Campus Continues With Safety Precautions

Sose Frankyan

Students, faculty and staff feel protected on campus even after the tragic events that occurred at Virginia Tech. On April 16, 32 Virginia Tech students died at the hands of Seung-Hui Cho who was diagnosed with mental illness.

“This definitely heightened everyone’s attention throughout the nation, not just at Glendale College,” said President/Superintendent Audre Levy.
According to the Board of Trustees President Armine Hacopian, “we have been looking at ways to work with the Glendale Police Department for incidents such as Virginia Tech, creating task forces and seminars for students to attend.” Also, for the future we are looking at “alert notice” notifications to be sent out to students’ cell phones informing them of such incidents with instructions guiding them where to go for safety and what to do.

Glendale College Police Department is a highly regarded police force and is certified by the California Commission on Peace Officer Standards and Training (POST) certification.

According to Campus Police Chief Steve Wagg “every officer has the same credentials and authority as any other POST certified law enforcement agency in the State of California.”

“Several years ago the Board of Trustees voted 5-0 to allow our campus police to carry firearms on them,” said Board of Trustees Vice President Victor King. We live in a society where sometimes bad things happen and “in order to have a safe environment on campus our police officers need to have side arms,” added King.

College police officers train throughout the year and every member is qualified with their weapon once a month and receives “active shooter” training twice a year.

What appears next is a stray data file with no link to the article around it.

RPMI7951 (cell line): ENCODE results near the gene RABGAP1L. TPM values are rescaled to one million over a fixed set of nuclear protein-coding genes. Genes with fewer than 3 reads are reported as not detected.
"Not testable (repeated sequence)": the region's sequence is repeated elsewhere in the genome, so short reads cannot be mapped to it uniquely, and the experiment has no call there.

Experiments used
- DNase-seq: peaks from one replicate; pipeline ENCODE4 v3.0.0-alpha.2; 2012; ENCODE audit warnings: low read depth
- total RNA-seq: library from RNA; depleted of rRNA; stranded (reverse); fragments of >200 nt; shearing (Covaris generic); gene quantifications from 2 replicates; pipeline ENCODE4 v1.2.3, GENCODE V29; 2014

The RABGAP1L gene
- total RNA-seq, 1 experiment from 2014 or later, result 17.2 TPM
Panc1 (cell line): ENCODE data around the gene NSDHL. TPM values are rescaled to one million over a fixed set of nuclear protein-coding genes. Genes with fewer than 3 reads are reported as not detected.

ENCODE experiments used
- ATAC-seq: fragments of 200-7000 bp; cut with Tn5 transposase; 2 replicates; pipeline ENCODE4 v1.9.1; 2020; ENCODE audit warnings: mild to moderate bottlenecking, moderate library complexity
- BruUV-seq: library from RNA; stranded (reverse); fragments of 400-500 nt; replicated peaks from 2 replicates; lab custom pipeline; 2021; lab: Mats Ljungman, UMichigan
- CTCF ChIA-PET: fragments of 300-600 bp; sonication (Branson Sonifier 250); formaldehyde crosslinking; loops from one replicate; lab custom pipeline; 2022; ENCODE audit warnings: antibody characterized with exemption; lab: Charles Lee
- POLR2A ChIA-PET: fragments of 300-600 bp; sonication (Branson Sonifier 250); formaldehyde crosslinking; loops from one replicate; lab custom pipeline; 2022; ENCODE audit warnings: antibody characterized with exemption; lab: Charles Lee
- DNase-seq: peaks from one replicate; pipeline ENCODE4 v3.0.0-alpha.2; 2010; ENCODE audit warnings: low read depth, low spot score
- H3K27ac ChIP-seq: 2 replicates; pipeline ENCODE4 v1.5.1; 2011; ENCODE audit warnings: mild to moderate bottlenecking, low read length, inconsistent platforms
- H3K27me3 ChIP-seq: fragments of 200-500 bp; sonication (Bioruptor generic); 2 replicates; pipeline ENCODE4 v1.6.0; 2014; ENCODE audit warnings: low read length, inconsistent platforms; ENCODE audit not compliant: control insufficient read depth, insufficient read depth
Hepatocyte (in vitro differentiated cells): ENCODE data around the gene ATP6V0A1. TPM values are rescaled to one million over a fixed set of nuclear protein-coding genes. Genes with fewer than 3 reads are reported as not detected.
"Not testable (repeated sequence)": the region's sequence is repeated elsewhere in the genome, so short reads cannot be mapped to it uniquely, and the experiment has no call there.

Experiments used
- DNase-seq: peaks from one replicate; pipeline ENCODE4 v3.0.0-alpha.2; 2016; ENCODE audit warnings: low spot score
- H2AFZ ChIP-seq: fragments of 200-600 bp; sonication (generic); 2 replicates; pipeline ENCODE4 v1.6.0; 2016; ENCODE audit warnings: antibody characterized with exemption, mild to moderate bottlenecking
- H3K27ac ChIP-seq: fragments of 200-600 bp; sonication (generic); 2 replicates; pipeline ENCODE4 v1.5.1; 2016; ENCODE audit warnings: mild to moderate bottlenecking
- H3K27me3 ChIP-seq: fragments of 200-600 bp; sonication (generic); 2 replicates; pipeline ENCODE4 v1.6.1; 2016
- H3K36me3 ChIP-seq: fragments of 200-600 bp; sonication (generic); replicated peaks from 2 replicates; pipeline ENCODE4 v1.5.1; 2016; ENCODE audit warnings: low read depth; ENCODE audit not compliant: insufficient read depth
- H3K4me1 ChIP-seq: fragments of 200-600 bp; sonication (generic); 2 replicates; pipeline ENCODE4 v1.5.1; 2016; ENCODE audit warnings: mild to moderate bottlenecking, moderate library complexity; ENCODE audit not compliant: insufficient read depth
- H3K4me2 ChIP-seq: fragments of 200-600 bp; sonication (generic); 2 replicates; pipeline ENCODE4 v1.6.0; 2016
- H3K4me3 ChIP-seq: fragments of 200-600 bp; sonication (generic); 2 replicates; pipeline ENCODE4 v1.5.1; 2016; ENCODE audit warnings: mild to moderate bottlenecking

Virginia Tech was an active shooter situation and “our police officers are prepared to immediately respond to an active shooter incident and take the appropriate action,” said Wagg. Immediate police action is the key to dealing with an active shooter.

“As a student here, I feel very comfortable attending Glendale College although I know that any day some crazy person might show up with a gun to school and start shooting at us,” said Andre Gonzalez.

“At this stage of a game, it is usually an adolescent male that feels cut off or disenfranchised from a group and has psychological problems that turns into violent acts as a solution to his problems,” said psychology professor Jessica Gillooly.
Glendale College currently does not have any students who are a threat to themselves or to others.

“The Board of Trustees has the authority to dismiss anyone from school who is a threat to others on campus and I know they have used this power before on a student on campus who has been a problem,” said Department Chair and history professor, Peggy Renner.

Our campus is a peaceful place and “our police cadets are more alert since Virginia Tech and often sit in cars next to the student center ready to respond in case something happens,” said student trustee and ASGCC president David Arakelyan.

Campuses are a very safe place because “people who really want to learn come to college,” said Levy.
“The first few days of Virginia Tech I was a little nervous attending school, but I don’t think such an incident could happen on our campus since we are in a community that is fairly stable and safe,” said student Angelica Campos.

According to King, “we are better prepared to act in violent situations than a lot of community colleges.”

“Most other community colleges don’t have police forces at all, and some colleges don’t have police officers with firearms,” he added.

The Board of Trustees voted to establish the Glendale College Police Department in 1993 and voted to allow the use of firearms in 1997.

Campus police officers actively patrol the campus on foot and interact with students, faculty and staff.

“This interaction gives us an opportunity to receive information that may assist us in prevention of this type of criminal act,” said Wagg.

It is important for students, staff and faculty to understand that all security concerns should be directed to campus police.

“You [students] know troubled students in ways that we don’t know them and at times you think you could handle the situation on your own, but that is not the right thing to do,” said King.

“Let us know of trouble students and we will be able to do something about it on time so that it will not become a major problem later on,” he added.